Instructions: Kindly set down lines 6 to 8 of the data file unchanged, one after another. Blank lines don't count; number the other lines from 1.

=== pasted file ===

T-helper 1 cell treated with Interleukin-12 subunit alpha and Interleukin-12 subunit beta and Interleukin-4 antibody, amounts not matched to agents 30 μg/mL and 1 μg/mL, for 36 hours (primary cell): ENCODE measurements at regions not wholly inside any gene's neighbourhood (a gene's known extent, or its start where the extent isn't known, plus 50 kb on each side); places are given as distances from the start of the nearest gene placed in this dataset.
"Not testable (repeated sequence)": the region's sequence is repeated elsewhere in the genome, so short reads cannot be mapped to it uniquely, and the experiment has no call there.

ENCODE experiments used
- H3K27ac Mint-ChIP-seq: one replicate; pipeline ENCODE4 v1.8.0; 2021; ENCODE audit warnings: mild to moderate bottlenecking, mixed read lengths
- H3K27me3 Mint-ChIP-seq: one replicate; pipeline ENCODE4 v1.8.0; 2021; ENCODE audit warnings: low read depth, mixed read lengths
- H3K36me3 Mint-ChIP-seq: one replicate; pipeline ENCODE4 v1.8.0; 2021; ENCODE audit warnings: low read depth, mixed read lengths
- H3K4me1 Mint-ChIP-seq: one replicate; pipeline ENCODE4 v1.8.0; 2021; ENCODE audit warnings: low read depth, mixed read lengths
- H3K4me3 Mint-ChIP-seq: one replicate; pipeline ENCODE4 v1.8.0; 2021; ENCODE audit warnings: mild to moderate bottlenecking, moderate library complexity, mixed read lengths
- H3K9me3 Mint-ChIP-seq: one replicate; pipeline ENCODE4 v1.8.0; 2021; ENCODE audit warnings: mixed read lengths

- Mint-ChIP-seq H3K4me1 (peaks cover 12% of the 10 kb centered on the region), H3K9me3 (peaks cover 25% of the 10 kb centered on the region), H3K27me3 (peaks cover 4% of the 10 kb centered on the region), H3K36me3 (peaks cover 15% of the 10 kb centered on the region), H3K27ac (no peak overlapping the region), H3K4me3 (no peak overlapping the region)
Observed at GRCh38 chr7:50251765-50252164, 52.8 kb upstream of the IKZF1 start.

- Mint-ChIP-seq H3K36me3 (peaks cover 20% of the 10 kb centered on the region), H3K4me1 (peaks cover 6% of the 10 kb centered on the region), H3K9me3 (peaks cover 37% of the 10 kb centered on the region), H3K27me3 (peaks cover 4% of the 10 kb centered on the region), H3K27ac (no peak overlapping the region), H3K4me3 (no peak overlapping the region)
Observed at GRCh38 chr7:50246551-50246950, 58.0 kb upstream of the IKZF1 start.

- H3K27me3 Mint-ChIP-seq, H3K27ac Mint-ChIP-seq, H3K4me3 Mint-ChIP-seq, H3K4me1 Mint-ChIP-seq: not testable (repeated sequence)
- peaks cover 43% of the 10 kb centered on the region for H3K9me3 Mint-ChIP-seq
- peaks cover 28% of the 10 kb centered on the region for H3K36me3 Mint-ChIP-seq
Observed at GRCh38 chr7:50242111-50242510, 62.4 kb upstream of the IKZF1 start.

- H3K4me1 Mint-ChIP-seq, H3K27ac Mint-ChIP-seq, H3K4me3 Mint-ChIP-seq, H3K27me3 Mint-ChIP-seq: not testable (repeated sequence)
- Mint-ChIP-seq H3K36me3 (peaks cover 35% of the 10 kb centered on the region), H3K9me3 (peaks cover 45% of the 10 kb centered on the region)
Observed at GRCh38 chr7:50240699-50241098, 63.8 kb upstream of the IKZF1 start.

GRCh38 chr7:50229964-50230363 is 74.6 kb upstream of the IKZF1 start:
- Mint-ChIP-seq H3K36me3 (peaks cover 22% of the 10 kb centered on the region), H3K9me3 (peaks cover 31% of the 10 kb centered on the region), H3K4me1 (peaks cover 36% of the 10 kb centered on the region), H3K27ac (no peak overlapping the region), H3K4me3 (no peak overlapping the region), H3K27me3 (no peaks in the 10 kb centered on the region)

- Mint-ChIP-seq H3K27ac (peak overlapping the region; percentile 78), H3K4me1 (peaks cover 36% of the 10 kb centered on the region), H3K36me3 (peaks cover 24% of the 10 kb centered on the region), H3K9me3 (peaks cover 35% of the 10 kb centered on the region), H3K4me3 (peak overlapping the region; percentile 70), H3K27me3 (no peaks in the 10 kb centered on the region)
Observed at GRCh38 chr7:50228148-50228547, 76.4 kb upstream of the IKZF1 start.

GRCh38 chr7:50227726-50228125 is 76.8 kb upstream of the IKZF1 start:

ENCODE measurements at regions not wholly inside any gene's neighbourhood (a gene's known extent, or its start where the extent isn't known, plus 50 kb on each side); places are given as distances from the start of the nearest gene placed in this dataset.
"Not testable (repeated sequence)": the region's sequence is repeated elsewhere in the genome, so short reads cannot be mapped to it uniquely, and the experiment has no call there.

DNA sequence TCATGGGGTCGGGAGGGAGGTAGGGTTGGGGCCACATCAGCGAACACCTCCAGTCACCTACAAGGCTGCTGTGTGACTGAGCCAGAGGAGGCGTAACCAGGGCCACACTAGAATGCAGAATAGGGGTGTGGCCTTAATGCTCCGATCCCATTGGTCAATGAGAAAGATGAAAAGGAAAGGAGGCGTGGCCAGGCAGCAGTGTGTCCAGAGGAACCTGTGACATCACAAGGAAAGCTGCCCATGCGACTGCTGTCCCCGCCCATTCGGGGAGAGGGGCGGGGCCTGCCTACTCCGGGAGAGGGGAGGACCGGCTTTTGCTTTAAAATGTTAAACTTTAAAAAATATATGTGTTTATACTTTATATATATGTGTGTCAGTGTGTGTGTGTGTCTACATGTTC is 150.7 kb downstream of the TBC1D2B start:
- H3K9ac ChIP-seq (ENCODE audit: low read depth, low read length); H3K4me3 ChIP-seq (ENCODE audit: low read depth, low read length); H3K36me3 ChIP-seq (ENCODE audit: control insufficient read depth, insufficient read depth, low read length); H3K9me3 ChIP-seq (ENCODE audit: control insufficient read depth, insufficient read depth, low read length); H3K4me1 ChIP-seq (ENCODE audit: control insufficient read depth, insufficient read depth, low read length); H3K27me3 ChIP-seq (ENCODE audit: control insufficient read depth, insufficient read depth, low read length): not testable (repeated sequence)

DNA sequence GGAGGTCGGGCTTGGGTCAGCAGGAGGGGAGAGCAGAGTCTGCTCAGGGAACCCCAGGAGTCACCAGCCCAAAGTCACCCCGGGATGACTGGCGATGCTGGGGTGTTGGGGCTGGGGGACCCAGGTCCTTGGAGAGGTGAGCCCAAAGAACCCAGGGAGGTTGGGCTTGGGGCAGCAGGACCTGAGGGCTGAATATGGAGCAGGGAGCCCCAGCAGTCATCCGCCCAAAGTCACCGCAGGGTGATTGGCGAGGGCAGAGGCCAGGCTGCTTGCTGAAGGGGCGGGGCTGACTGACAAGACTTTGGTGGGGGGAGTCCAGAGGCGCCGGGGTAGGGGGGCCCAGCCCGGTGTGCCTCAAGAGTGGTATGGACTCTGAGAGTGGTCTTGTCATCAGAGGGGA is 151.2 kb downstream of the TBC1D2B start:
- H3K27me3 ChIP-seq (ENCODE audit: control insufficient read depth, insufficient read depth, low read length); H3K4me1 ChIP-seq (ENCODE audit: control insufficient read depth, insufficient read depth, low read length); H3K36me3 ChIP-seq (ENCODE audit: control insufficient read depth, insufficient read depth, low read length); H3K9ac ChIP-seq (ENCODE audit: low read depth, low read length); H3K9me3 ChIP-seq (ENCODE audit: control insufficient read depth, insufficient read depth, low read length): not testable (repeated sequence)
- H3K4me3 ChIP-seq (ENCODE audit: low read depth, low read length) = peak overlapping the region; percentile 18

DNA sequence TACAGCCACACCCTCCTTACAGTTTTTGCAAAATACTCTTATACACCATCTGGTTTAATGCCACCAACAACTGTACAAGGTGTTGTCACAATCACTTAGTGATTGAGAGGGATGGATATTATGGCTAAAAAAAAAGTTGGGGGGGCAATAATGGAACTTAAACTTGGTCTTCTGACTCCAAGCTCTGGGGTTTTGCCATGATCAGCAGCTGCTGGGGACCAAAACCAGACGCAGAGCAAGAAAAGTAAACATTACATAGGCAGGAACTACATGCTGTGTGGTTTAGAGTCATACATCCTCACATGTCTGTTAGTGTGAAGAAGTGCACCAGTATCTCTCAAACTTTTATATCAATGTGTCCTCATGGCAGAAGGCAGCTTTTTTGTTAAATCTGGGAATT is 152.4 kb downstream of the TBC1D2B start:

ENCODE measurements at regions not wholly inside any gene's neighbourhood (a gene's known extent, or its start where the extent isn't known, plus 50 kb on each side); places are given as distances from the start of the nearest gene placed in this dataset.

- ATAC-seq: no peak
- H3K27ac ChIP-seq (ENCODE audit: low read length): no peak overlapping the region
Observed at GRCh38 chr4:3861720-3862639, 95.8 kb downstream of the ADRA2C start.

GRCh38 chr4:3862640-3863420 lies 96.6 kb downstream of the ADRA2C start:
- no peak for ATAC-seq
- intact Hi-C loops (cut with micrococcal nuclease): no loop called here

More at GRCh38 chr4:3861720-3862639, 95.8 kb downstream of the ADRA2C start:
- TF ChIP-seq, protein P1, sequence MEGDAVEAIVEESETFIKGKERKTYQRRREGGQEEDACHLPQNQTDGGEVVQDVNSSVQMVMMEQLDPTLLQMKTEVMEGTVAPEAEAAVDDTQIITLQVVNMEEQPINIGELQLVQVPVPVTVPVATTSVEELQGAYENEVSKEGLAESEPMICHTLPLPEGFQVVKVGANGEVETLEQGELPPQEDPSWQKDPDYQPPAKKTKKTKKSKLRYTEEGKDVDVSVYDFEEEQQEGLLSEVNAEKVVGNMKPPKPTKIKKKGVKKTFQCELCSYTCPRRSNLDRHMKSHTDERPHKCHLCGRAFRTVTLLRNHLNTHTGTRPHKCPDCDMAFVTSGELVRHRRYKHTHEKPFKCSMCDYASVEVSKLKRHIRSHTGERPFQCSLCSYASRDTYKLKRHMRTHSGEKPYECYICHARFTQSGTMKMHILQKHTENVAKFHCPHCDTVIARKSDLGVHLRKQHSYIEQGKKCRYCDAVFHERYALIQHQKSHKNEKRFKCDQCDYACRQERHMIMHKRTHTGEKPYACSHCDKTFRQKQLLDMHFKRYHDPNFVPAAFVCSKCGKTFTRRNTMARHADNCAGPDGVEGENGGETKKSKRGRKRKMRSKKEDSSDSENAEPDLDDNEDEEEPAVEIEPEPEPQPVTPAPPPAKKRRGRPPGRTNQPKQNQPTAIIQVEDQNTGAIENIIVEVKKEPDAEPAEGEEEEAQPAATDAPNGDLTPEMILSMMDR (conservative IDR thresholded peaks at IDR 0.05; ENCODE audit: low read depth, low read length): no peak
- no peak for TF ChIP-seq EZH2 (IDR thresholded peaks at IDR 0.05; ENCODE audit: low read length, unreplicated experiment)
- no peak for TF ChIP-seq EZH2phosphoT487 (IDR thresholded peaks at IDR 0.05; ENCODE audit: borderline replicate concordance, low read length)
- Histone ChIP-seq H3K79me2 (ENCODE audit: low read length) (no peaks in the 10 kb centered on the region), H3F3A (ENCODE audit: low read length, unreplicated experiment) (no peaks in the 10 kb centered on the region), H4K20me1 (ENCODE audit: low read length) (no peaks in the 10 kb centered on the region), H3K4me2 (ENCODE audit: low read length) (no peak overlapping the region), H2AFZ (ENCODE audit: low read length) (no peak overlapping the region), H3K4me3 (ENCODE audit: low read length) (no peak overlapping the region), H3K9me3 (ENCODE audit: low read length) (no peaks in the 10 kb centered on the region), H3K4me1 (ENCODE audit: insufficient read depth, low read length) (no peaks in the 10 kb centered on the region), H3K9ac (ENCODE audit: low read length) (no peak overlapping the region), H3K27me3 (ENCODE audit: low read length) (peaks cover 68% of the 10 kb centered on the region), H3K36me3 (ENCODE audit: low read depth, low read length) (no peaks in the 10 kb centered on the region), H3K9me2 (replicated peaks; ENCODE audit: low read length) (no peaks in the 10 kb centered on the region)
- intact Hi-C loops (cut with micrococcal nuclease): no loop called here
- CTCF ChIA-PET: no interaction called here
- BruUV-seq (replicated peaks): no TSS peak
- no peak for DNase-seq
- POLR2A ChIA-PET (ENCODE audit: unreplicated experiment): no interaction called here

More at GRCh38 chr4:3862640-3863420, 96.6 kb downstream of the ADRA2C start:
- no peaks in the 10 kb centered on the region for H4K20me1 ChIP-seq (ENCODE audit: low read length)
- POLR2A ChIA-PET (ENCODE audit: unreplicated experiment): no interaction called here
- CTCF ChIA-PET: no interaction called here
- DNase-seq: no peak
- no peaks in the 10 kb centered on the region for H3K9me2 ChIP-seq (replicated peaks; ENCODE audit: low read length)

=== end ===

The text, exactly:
- H3K36me3 Mint-ChIP-seq: one replicate; pipeline ENCODE4 v1.8.0; 2021; ENCODE audit warnings: low read depth, mixed read lengths
- H3K4me1 Mint-ChIP-seq: one replicate; pipeline ENCODE4 v1.8.0; 2021; ENCODE audit warnings: low read depth, mixed read lengths
- H3K4me3 Mint-ChIP-seq: one replicate; pipeline ENCODE4 v1.8.0; 2021; ENCODE audit warnings: mild to moderate bottlenecking, moderate library complexity, mixed read lengths